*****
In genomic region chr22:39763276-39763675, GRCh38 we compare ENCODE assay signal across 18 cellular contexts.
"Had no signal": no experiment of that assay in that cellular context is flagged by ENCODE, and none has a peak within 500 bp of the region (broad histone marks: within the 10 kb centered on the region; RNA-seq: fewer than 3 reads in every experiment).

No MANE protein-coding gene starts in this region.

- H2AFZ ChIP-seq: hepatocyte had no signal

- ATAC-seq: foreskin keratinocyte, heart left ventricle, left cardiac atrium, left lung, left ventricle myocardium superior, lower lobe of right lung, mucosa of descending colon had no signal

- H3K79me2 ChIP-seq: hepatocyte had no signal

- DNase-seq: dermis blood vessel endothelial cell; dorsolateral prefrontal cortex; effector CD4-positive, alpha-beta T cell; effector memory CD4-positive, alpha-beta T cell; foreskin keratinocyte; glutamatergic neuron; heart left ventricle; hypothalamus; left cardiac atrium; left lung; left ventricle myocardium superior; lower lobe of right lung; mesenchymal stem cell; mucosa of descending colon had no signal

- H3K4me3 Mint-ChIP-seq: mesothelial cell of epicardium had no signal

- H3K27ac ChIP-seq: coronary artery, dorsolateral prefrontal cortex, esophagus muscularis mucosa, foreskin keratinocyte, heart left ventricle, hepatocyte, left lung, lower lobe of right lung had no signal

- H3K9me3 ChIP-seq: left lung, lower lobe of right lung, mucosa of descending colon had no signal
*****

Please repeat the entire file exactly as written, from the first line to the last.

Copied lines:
In genomic region chr22:39763276-39763675, GRCh38 we compare ENCODE assay signal across 18 cellular contexts.
"Had no signal": no experiment of that assay in that cellular context is flagged by ENCODE, and none has a peak within 500 bp of the region (broad histone marks: within the 10 kb centered on the region; RNA-seq: fewer than 3 reads in every experiment).

No MANE protein-coding gene starts in this region.

- H2AFZ ChIP-seq: hepatocyte had no signal

- ATAC-seq: foreskin keratinocyte, heart left ventricle, left cardiac atrium, left lung, left ventricle myocardium superior, lower lobe of right lung, mucosa of descending colon had no signal

- H3K79me2 ChIP-seq: hepatocyte had no signal

- DNase-seq: dermis blood vessel endothelial cell; dorsolateral prefrontal cortex; effector CD4-positive, alpha-beta T cell; effector memory CD4-positive, alpha-beta T cell; foreskin keratinocyte; glutamatergic neuron; heart left ventricle; hypothalamus; left cardiac atrium; left lung; left ventricle myocardium superior; lower lobe of right lung; mesenchymal stem cell; mucosa of descending colon had no signal

- H3K4me3 Mint-ChIP-seq: mesothelial cell of epicardium had no signal

- H3K27ac ChIP-seq: coronary artery, dorsolateral prefrontal cortex, esophagus muscularis mucosa, foreskin keratinocyte, heart left ventricle, hepatocyte, left lung, lower lobe of right lung had no signal

- H3K9me3 ChIP-seq: left lung, lower lobe of right lung, mucosa of descending colon had no signal